In their first carnival, in 1975, Ilê Aiyê paraded with a song that remains emblematic for the black pride movement in Brazil: ‘Que bloco é esse - Ilê Aiyê’. And so to join the carnival spirit this week I’ll be posting numerous versions of this song. It’s really a great song, and here is a bit of the lyrics translated (as usual, very hard to come up with a decent translation):
Ok, so today is my birthday (yes, somehow every year it coincides with Valentine's day), and most of it will be spent packing and then in the car, driving to the mountains. So not exactly the best birthday ever, but with a nice reward to come after: a week of vacation. (So no BMoF next week.)
Anyway, to congratulate myself I'm posting the Brazilian version of 'Happy birthday', 'Parabéns pra você', quite possibly the most often sung song in the whole history of Brazilian music (damn, not an original Brazilian song!). So here it is, sung by soulman Ed Motta, who already made an appearance here at BMoF a while back.
And yes, I'm happy to accept congratulations in comments.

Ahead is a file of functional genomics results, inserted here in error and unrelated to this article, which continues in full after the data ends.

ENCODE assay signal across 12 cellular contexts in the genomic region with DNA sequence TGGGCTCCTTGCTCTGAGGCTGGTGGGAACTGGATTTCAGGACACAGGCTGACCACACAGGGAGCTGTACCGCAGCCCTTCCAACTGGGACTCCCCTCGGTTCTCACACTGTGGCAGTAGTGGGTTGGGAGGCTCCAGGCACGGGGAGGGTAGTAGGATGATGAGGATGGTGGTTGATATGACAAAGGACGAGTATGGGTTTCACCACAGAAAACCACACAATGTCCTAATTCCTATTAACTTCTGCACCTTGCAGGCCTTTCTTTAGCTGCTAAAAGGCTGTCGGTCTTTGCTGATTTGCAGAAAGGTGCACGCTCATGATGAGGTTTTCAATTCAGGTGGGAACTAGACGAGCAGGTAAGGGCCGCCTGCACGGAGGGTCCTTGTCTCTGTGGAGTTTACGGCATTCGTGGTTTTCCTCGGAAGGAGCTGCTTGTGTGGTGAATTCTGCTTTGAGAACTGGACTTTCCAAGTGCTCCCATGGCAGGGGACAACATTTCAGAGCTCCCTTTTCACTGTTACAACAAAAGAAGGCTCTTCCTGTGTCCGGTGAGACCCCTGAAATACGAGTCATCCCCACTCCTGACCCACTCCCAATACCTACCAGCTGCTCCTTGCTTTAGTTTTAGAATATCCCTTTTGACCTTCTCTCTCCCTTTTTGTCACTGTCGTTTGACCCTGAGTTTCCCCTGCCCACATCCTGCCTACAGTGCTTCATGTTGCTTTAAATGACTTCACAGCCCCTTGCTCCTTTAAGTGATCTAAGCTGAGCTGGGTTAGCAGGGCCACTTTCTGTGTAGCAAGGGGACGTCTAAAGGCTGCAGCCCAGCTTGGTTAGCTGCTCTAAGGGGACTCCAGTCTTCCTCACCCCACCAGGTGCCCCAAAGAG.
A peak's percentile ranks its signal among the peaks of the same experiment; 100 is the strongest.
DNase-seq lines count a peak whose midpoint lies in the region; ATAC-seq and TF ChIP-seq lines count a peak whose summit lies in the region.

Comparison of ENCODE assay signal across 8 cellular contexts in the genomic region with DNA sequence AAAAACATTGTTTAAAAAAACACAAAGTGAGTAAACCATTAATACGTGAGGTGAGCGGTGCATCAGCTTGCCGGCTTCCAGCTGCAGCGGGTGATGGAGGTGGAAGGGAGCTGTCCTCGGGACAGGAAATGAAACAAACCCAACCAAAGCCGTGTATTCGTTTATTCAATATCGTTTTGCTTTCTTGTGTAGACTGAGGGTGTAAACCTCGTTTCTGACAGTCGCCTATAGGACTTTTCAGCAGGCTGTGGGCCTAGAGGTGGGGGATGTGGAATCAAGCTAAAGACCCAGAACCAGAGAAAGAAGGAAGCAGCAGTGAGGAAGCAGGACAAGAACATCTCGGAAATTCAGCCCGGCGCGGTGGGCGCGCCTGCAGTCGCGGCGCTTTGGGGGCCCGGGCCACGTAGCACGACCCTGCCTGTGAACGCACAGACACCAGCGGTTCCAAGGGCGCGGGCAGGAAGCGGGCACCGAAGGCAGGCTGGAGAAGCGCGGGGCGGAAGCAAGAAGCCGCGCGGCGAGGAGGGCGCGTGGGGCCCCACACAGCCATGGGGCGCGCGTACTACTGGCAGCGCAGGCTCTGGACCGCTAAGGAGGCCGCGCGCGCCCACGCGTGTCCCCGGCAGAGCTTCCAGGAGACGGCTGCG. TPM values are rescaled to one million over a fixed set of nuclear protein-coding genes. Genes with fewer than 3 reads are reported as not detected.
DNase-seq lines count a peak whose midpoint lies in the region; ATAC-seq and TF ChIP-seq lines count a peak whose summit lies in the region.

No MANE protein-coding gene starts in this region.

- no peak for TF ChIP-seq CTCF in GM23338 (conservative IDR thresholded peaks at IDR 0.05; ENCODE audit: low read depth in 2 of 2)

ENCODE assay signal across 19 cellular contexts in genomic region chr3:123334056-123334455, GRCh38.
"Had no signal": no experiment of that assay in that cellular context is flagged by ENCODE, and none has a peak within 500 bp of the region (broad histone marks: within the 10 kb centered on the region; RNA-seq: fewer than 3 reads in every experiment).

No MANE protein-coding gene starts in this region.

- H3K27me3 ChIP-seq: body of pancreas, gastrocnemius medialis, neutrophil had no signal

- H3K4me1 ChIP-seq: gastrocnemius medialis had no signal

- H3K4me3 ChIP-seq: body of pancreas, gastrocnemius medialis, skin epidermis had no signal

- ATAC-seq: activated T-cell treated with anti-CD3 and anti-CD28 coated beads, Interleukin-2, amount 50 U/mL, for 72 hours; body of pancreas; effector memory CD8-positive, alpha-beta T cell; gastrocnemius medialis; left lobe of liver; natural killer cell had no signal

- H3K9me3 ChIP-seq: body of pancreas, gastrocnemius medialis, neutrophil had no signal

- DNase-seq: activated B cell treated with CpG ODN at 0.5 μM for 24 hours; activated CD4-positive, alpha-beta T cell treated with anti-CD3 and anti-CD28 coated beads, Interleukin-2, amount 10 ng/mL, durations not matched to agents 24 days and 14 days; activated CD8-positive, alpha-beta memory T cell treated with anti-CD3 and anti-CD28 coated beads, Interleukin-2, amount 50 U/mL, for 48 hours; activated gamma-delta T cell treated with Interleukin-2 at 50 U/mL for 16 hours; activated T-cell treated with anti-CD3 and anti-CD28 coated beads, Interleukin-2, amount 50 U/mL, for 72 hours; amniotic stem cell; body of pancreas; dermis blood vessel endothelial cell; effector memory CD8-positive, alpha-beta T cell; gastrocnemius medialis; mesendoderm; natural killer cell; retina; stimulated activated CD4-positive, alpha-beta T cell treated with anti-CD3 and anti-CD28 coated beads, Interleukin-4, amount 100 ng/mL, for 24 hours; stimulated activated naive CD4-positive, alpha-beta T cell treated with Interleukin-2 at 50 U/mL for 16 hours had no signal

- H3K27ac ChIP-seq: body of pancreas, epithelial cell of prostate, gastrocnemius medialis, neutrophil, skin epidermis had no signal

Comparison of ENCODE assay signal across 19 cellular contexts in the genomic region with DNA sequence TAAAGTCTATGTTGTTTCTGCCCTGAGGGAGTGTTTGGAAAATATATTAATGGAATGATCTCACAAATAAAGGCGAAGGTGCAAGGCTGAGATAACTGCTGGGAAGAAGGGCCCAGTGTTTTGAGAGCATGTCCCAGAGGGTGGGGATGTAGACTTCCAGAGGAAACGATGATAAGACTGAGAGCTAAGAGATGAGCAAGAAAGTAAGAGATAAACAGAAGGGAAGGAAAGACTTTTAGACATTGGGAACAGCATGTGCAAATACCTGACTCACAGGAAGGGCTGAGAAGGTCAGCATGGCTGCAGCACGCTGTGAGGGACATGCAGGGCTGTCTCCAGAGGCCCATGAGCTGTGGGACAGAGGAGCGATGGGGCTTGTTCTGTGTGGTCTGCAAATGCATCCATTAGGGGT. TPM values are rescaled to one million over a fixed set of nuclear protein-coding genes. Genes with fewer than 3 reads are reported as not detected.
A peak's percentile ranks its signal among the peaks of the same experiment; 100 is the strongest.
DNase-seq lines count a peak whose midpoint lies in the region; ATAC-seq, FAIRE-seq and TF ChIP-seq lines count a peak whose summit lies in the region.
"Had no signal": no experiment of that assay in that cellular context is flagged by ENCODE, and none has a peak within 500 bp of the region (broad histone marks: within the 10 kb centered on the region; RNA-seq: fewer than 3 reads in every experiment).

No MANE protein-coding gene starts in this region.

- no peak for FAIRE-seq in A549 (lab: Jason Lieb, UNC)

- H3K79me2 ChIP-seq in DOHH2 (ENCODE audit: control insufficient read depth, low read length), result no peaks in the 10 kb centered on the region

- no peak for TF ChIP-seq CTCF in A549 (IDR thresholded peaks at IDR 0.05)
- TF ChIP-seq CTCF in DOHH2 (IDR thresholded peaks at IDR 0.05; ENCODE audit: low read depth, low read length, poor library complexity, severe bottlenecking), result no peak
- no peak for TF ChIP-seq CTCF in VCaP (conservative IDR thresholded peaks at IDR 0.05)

Yesterday (February 6th) would have been Bob Marley’s 69th birthday. As it so happens, I spent a huge portion of my adolescence and early adulthood listening to Bob Marley. In fact, it is difficult to express how much his music has always been and still is an integral part of my life. Reggae in general, and Bob Marley in particular, is extremely popular in Brazil, and I’ve posted before some samples of Brazilian reggae (here, here, and here). But today, to celebrate Bob’s birthday, it is time to post a few songs from the 2002 tribute album to him by Gilberto Gil, Kaya N’Gan Daya (which phonetically reads as ‘Caia na gandaia’, something like ‘Go party’, and is of course a reference to Bob Marley's song 'Kaya'). Gil is a long-time Marley fan; his version of ‘No woman no cry’, ‘Não chore mais’ is a classic from his Realce album (1979), and received a new version in the 2002 album (I like the older version better).